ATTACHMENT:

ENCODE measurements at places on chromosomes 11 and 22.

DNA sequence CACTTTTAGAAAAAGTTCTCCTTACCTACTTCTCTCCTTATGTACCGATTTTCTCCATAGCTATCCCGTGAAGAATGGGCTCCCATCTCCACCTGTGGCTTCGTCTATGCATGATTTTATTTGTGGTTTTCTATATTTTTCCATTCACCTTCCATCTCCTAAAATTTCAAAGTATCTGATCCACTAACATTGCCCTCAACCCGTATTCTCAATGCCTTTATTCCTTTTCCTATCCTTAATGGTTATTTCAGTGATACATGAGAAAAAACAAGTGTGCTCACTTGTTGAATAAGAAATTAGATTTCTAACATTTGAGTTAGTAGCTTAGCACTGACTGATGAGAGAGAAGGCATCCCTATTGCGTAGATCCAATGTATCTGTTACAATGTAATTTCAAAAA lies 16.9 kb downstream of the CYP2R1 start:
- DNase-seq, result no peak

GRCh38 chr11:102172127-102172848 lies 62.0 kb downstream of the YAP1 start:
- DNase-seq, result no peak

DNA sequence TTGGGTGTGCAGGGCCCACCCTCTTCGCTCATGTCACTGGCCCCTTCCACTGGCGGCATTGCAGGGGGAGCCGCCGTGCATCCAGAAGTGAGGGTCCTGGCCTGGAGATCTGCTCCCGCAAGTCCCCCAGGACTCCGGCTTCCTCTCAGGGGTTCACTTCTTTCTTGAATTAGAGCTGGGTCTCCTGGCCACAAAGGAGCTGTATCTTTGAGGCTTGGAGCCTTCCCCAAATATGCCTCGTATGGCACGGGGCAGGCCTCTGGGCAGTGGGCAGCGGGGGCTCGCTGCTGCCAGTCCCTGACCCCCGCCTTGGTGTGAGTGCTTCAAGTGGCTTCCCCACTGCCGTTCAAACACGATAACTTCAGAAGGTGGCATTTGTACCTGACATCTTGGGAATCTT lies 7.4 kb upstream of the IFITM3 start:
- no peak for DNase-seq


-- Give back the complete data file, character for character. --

ENCODE measurements at places on chromosomes 11 and 22.

DNA sequence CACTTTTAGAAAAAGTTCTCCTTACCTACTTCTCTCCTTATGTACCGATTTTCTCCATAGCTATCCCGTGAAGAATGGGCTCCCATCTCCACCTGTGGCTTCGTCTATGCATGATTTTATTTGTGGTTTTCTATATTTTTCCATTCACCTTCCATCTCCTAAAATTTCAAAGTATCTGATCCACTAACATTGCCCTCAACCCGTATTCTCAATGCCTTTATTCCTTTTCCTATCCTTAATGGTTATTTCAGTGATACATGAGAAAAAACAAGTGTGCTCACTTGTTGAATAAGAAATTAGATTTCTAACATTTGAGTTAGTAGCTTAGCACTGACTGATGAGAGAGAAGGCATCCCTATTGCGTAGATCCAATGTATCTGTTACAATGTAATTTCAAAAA lies 16.9 kb downstream of the CYP2R1 start:
- DNase-seq, result no peak

GRCh38 chr11:102172127-102172848 lies 62.0 kb downstream of the YAP1 start:
- DNase-seq, result no peak

DNA sequence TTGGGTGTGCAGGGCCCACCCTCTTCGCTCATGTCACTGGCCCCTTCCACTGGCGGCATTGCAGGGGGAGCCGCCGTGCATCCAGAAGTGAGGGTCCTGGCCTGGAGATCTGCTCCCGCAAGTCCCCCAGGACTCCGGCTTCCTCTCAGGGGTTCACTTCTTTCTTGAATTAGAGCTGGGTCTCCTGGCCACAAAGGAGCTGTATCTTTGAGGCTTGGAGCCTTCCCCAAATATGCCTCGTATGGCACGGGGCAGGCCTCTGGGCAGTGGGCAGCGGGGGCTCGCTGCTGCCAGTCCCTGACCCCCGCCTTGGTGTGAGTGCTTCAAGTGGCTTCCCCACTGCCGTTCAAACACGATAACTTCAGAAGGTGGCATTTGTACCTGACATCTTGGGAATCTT lies 7.4 kb upstream of the IFITM3 start:
- no peak for DNase-seq